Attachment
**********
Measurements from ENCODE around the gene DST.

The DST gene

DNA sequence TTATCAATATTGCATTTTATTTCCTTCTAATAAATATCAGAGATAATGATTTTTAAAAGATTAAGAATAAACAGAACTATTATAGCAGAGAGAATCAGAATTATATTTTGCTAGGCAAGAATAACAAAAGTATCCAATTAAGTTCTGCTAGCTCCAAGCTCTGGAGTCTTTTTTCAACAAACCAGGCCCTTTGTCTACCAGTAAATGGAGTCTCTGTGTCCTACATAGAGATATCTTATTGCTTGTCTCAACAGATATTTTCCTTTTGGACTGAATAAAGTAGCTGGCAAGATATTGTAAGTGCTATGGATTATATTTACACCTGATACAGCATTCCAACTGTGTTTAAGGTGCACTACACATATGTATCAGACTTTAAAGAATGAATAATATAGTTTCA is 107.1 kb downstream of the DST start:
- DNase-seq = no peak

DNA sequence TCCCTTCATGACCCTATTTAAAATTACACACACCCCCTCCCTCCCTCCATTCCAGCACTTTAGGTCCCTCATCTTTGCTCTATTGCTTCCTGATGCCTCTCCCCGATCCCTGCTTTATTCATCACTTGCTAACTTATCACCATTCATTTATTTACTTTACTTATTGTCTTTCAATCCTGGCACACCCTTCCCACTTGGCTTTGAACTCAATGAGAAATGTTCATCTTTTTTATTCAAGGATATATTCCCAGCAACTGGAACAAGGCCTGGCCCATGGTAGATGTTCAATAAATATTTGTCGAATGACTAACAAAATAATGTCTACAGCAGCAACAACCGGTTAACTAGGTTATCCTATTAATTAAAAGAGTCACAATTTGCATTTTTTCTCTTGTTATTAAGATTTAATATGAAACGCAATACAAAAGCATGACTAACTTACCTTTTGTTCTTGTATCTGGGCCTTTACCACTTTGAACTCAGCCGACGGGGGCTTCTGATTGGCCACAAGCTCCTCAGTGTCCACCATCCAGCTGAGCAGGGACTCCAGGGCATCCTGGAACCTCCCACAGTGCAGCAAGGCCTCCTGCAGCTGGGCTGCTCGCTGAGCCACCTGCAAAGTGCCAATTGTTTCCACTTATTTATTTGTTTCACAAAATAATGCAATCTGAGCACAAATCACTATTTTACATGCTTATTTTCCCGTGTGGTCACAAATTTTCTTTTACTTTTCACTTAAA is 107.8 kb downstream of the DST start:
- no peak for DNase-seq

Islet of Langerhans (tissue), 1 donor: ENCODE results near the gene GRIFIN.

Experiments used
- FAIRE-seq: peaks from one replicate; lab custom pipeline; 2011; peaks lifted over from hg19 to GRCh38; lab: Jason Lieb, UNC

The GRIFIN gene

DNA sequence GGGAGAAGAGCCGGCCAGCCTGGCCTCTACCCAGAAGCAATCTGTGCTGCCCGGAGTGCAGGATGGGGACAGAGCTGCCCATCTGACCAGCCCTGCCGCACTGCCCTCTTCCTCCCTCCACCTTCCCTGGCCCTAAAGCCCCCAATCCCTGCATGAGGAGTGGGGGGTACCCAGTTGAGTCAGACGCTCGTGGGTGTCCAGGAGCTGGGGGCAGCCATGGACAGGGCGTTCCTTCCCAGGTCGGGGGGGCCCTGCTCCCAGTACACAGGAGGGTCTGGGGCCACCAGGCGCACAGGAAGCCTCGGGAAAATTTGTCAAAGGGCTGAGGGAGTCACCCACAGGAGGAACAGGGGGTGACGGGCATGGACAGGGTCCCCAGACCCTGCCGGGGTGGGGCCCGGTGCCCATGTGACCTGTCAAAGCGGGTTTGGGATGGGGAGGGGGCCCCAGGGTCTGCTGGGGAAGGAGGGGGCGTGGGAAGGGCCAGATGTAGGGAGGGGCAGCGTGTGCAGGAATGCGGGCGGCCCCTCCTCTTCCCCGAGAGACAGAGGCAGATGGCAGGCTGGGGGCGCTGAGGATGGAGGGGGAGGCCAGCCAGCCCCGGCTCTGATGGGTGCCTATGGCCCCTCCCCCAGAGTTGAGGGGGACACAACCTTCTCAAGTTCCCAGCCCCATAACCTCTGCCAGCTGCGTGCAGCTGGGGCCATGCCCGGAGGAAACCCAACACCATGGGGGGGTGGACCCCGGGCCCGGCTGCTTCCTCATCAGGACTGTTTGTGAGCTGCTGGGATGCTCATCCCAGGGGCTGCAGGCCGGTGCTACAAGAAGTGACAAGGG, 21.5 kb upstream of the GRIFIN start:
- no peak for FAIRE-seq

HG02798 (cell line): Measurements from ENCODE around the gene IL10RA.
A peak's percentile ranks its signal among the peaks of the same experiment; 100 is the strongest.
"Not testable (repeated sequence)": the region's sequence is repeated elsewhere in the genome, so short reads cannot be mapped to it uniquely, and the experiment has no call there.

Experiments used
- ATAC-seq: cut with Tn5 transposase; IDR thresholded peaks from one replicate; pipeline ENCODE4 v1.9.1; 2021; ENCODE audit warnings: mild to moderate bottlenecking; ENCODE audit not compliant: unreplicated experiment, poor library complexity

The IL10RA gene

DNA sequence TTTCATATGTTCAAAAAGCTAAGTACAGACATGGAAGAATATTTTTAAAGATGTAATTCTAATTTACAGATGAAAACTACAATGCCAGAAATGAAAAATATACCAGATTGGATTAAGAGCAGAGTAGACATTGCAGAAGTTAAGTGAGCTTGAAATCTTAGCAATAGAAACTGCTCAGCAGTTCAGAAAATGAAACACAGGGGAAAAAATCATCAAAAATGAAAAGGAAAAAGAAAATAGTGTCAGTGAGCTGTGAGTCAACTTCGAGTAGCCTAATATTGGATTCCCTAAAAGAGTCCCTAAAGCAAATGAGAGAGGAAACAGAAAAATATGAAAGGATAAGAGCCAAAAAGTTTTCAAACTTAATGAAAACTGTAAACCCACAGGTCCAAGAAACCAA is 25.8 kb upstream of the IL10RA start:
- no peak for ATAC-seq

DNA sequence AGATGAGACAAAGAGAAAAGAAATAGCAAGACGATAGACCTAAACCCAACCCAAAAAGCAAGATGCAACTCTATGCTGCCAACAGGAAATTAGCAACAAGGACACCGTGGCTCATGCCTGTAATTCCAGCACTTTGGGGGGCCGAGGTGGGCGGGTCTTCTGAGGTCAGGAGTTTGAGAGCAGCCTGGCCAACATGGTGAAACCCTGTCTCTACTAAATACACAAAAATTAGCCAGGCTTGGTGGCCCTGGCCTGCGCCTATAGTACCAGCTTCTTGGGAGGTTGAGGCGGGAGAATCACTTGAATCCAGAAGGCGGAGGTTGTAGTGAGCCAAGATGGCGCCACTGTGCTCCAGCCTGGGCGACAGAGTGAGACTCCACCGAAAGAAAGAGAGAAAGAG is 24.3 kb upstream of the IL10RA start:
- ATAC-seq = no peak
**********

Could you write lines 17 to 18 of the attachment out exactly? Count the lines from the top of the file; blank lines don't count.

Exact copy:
- ATAC-seq: cut with Tn5 transposase; IDR thresholded peaks from one replicate; pipeline ENCODE4 v1.9.1; 2021; ENCODE audit warnings: mild to moderate bottlenecking; ENCODE audit not compliant: unreplicated experiment, poor library complexity

The IL10RA gene